12. I believe the systemic racism and misogyny in our society is much worse than many people think, and desperately needs to be addressed. Which means those with privilege — white, straight, male, economic, etc. — need to start listening, even if you don’t like what you’re hearing, so we can start dismantling everything that’s causing people to be marginalized.
  13. I am not interested in coming after your blessed guns, nor is anyone serving in government. What I am interested in is the enforcement of present laws and enacting new, common sense gun regulations. Got another opinion? Put it on your page, not mine.
  14. I believe in so-called political correctness. I prefer to think it’s social politeness. If I call you Chuck and you say you prefer to be called Charles I’ll call you Charles. It’s the polite thing to do. Not because everyone is a delicate snowflake, but because as Maya Angelou put it, when we know better, we do better. When someone tells you that a term or phrase is more accurate/less hurtful than the one you’re using, you now know better. So why not do better? How does it hurt you to NOT hurt another person?
  15. I believe in funding sustainable energy, including offering education to people currently working in coal or oil so they can change jobs. There are too many sustainable options available for us to continue with coal and oil. Sorry, billionaires. Maybe try investing in something else.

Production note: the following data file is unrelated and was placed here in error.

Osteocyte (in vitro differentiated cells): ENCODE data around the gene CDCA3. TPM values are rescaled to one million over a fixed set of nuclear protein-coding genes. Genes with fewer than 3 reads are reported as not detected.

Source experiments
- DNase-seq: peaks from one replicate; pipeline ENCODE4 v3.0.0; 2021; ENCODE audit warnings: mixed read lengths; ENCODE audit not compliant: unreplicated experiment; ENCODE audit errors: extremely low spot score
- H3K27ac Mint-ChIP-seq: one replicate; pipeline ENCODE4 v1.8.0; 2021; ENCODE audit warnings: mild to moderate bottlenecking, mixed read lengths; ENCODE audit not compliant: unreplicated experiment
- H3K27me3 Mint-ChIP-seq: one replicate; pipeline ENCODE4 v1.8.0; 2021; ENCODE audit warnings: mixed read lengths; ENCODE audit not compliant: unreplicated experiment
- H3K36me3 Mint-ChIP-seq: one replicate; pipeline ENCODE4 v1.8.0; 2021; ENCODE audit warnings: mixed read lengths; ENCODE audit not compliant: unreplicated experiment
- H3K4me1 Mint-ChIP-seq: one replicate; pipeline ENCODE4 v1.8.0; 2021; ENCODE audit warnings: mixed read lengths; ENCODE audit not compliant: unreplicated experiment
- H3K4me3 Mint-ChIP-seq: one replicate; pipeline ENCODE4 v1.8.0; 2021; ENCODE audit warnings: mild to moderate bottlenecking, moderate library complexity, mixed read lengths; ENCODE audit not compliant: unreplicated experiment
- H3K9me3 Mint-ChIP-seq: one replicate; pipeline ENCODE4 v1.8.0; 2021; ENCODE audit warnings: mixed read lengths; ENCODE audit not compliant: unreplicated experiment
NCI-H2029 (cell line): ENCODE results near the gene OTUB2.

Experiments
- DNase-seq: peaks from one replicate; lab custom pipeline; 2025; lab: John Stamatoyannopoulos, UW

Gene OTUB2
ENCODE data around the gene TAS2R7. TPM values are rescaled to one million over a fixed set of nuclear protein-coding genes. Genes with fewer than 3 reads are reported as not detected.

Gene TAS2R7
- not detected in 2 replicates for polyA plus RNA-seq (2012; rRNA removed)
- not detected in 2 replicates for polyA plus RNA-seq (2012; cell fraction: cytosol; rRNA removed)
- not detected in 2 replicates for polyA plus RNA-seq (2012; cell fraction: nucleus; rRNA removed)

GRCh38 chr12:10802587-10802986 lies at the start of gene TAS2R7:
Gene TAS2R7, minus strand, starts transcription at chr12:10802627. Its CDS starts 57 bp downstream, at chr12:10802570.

16. I believe that women should not be treated as a separate class of human. They should be paid the same as men who do the same work, should have the same rights as men and should be free from abuse. Why on earth shouldn’t they be?

I think that about covers it. Bottom line is that I’m a liberal because I think we should take care of each other. That doesn’t mean you should work 80 hours a week so your lazy neighbor can get all your money. It just means I don’t believe there is any scenario in which preventable suffering is an acceptable outcome as long as money is saved.

Author Unknown

Down with the Dawg!

It’s taken me awhile to learn that if I’m gonna offer the gift of my being, it means offering the fullness of the moment we are in!